5. When I was a new seminarian at the North American College here in Rome, all the firstyear men from all the Roman theological universities were invited to a Mass at St. Peter’s with the Prefect of the Congregation for the Clergy, Cardinal John Wright, as celebrant and homilist. We thought he would give us a cerebral homily. But he began by asking, “Seminarians: do me and the Church a big favor. When you walk the streets of Rome, smile!” So, point five: the missionary, the evangelist, must be a person of joy. “Joy is the infallible sign of God’s presence,” claims Leon Bloy. When I became Archbishop of New York, a priest old me, “You better stop smiling when you walk the streets of Manhattan, or you’ll be arrested!”
A man dying of AIDS at the Gift of Peace Hospice, administered by the Missionaries of Charity in Cardinal Donald Wuerl’s Archdiocese of Washington, asked for baptism. When the priest asked for an expression of faith, the dying man whispered, “All I know is that I’m unhappy, and these sisters are very happy, even when I curse them and spit on them. Yesterday I finally asked them why they were so happy. They replied ‘Jesus.’ I want this Jesus so I can finally be happy. A genuine act of faith, right?
The New Evangelization is accomplished with a smile, not a frown. The missio ad gentes is all about a yes to everything decent, good, true, beautiful and noble in the human person. The Church is about a yes!, not a no!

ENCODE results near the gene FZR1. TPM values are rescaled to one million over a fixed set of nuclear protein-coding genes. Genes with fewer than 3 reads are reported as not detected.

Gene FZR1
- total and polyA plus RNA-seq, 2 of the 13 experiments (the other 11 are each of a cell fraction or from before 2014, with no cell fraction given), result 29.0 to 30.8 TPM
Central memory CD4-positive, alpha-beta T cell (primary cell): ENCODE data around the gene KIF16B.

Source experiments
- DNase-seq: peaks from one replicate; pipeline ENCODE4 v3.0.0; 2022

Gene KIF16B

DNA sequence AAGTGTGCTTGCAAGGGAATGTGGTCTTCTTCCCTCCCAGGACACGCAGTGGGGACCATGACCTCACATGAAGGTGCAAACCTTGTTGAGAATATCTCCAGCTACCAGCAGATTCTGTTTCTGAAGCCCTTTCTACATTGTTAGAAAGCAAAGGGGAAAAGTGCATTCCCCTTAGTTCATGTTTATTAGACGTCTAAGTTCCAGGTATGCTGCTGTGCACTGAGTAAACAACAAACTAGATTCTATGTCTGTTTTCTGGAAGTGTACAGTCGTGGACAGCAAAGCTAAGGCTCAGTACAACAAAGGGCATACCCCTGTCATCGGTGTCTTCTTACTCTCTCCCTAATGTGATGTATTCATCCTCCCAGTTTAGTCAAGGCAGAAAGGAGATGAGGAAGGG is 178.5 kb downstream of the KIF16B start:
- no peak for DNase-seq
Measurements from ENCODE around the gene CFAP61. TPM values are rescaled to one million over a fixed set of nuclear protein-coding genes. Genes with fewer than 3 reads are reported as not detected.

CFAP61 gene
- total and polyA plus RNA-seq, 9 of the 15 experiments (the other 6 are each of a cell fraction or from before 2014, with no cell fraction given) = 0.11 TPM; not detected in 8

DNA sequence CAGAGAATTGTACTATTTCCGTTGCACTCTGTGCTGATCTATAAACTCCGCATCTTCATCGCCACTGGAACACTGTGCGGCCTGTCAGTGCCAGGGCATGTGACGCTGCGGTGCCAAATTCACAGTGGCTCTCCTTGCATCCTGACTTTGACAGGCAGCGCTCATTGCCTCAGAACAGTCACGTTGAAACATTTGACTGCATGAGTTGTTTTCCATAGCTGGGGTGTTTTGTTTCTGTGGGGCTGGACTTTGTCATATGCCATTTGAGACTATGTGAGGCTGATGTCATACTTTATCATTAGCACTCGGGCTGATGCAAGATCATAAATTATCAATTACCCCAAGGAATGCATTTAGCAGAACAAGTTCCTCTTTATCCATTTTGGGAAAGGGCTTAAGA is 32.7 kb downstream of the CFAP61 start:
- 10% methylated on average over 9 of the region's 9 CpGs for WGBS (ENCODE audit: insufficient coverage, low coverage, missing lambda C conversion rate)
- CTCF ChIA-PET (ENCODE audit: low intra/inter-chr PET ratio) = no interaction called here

6. And, next-to-last point, the New Evangelization is about love. Recently, our brother John Thomas Kattrukudiyil, the Bishop of Itanagar, in the northeast corner of India, was asked to explain the tremendous growth of the Church in his diocese, registering over 10,000 adult converts a year. “Because we present God as a loving father, and because people see the Church loving them.” he replied. Not a nebulous love, he went on, but a love incarnate in wonderful schools for all children, clinics for the sick, homes for the elderly, centers for orphans, food for the hungry. In New York, the heart of the most hardened secularist softens when visiting one of our inner-city Catholic schools. When one of our benefactors, who described himself as an agnostic, asked Sister Michelle why, at her age, with painful arthritic knees, she continued to serve at one of these struggling but excellent poor schools, she answered, “Because God loves me, and I love Him, and I want these children to discover this love.”